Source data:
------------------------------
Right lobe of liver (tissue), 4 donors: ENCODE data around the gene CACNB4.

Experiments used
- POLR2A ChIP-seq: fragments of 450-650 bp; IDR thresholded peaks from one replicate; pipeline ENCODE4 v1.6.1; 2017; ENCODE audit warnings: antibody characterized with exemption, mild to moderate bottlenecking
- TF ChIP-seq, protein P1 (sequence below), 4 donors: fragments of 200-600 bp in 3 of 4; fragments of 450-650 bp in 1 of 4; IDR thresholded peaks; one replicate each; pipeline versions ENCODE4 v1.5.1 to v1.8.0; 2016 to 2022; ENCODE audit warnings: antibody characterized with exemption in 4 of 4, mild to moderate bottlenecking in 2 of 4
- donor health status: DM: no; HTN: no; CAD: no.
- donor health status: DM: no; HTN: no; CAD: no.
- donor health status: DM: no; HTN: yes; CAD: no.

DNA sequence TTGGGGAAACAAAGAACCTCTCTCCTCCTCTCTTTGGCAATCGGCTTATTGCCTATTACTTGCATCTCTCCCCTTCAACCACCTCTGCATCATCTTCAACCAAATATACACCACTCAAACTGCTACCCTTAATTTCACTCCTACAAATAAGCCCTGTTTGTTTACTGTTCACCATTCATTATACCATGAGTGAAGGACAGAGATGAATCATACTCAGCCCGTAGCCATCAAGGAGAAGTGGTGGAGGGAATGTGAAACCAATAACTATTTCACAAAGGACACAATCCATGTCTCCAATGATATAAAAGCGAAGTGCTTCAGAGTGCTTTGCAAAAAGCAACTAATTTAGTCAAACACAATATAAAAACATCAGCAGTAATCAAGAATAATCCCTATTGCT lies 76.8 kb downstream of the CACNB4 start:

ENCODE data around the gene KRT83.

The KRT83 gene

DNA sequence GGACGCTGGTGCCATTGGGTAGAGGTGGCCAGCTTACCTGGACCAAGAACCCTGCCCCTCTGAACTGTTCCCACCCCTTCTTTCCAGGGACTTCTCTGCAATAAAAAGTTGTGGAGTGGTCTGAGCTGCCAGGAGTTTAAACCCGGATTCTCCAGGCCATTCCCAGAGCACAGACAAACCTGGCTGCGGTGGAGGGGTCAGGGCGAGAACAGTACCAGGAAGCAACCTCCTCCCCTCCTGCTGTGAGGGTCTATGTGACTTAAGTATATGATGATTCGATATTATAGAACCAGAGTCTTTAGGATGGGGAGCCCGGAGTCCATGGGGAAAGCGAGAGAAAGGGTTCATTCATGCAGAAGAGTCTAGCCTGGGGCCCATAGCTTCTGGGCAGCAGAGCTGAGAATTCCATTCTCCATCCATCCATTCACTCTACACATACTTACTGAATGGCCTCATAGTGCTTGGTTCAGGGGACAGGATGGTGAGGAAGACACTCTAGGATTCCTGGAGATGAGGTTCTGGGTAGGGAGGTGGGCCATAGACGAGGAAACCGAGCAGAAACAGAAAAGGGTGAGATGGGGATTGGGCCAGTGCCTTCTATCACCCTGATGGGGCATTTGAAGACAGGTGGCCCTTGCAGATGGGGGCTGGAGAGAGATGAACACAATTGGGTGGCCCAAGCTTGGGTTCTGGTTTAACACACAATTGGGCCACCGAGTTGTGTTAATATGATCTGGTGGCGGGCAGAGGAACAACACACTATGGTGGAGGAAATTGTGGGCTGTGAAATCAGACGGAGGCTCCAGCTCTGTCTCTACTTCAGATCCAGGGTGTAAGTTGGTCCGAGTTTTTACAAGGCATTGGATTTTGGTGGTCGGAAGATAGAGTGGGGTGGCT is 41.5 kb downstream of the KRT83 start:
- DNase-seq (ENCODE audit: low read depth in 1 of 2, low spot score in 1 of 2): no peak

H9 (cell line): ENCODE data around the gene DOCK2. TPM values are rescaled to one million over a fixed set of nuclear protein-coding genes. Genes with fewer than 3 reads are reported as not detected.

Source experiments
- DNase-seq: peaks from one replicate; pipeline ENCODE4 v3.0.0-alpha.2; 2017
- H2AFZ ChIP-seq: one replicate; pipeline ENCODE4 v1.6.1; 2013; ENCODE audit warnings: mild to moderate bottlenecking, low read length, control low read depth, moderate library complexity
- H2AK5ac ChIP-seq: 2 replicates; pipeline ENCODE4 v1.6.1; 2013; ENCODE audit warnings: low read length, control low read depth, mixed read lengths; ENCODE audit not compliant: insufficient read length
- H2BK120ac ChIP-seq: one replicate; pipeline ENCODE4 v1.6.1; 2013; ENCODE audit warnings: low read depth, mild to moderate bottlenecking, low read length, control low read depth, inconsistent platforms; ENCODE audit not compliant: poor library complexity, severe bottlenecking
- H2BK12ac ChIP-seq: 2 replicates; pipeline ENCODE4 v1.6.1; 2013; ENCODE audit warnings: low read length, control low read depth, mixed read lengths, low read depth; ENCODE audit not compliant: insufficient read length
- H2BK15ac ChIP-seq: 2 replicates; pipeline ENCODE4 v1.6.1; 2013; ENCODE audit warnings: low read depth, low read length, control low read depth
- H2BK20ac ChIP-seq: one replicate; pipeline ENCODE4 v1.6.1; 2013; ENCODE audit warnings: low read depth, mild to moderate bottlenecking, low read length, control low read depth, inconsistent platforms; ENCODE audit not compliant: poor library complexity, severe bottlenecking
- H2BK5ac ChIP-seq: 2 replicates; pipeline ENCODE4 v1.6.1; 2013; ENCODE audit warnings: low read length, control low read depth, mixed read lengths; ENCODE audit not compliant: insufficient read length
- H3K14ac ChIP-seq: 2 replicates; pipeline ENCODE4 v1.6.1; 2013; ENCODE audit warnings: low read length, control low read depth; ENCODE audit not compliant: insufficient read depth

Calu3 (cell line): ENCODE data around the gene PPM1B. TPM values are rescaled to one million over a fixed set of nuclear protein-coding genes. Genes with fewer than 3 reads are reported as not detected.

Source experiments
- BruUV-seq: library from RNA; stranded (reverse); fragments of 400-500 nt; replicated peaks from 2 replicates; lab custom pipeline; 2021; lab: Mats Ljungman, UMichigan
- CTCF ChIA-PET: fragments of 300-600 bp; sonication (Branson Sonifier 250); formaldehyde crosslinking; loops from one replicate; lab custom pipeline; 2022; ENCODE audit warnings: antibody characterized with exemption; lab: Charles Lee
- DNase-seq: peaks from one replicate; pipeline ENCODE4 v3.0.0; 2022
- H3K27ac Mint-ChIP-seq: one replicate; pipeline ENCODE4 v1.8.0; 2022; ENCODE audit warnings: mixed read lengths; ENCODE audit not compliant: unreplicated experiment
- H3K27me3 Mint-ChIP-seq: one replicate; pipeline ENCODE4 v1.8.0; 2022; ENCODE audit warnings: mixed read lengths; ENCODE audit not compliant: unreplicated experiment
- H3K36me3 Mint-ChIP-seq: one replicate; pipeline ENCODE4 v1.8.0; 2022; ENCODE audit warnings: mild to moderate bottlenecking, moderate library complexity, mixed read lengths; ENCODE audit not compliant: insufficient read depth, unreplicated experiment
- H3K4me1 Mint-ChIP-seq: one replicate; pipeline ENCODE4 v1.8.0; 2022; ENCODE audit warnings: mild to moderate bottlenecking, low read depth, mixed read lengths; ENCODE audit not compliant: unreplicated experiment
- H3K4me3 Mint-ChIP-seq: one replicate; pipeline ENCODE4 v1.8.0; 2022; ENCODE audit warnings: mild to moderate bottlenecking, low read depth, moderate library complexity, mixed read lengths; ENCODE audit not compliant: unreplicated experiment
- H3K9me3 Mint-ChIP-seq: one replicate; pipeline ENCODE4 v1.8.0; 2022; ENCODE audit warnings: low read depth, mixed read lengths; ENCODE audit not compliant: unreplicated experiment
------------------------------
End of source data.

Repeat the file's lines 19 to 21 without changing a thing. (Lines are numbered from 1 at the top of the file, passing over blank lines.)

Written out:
- H2BK12ac ChIP-seq: 2 replicates; pipeline ENCODE4 v1.6.1; 2013; ENCODE audit warnings: low read length, control low read depth, mixed read lengths, low read depth; ENCODE audit not compliant: insufficient read length
- H2BK15ac ChIP-seq: 2 replicates; pipeline ENCODE4 v1.6.1; 2013; ENCODE audit warnings: low read depth, low read length, control low read depth
- H2BK20ac ChIP-seq: one replicate; pipeline ENCODE4 v1.6.1; 2013; ENCODE audit warnings: low read depth, mild to moderate bottlenecking, low read length, control low read depth, inconsistent platforms; ENCODE audit not compliant: poor library complexity, severe bottlenecking